the provisions of LOMA could not be subjected to constitutional
The State of
Emergency was allowed to lapse on 25 July 1990. The following decade
saw a widening of democratic space as civil society took advantage
of a Bill of Rights that had become fully justiciable for the first
time in the country's history.8 Civil
society grew at a rapid pace in these years.
The year 2000
is generally accepted as a watershed year in Zimbabwean politics.
In that year a new constitution for the country, proposed by the
Government, was rejected in a nation-wide referendum. Civil society
had campaigned against this proposed Constitution and had clearly
played a key role in its rejection. Given the disaffection with
the Government at the time of the referendum, the poll was largely
seen as a vote for or against the Government rather than a vote
for or against the proposed constitution itself. With parliamentary
elections due a few months after the referendum and the presidential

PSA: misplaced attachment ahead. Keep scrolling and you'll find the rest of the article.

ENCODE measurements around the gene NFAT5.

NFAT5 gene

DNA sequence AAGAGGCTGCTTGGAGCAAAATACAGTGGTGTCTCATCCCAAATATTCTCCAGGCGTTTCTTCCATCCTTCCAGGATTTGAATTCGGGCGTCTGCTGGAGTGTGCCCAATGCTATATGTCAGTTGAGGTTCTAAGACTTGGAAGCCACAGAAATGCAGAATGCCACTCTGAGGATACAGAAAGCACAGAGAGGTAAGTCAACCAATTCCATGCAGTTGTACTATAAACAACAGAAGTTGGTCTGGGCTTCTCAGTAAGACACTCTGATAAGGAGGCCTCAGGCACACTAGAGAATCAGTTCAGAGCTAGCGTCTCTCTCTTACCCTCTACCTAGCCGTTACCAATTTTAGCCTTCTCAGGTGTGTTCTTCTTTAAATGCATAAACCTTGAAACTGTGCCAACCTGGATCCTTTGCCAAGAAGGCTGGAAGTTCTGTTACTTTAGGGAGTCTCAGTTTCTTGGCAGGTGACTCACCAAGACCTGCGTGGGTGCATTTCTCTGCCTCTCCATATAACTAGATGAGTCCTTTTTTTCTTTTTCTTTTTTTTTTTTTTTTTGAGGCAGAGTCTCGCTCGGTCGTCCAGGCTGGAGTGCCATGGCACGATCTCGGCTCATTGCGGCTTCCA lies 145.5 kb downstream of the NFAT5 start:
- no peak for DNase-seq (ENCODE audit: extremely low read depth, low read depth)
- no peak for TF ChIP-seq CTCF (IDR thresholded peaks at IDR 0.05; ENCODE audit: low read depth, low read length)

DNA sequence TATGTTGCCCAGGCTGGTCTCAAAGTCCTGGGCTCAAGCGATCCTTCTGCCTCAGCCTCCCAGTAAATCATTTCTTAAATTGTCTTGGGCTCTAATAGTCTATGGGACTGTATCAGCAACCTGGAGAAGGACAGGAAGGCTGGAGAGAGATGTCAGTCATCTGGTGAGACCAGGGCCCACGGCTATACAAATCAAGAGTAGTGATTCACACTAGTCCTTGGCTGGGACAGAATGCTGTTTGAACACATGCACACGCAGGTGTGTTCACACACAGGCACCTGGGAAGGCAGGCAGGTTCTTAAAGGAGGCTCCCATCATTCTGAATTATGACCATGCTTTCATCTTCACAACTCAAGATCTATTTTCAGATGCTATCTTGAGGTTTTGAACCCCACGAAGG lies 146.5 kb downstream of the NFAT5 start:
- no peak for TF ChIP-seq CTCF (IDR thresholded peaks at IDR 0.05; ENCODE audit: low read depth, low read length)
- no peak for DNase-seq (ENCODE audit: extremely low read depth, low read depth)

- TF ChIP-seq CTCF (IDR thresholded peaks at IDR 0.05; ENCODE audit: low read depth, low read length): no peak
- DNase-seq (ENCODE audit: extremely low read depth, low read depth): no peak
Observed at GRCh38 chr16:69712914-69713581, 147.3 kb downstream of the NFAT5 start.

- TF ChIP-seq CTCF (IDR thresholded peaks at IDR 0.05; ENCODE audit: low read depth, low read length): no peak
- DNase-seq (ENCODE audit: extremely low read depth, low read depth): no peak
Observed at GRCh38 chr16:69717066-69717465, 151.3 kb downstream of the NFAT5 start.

election due in 2002, the ruling ZANU (PF) party had good reason
to fear defeat at the polls in both elections.
ZANU (PF) moved
rapidly to close down the democratic space that had led to this
first major defeat at the polls. Its modus operandi involved a confluence
of the authoritarian legislative techniques inherited from the former
colonial regime and the tactics of the liberation struggle - which
included the use of endemic violence. The amalgam is a singularly
nasty form of authoritarian nationalism which is at its most articulate
in the form of POSA and its praxis - the subject of this paper.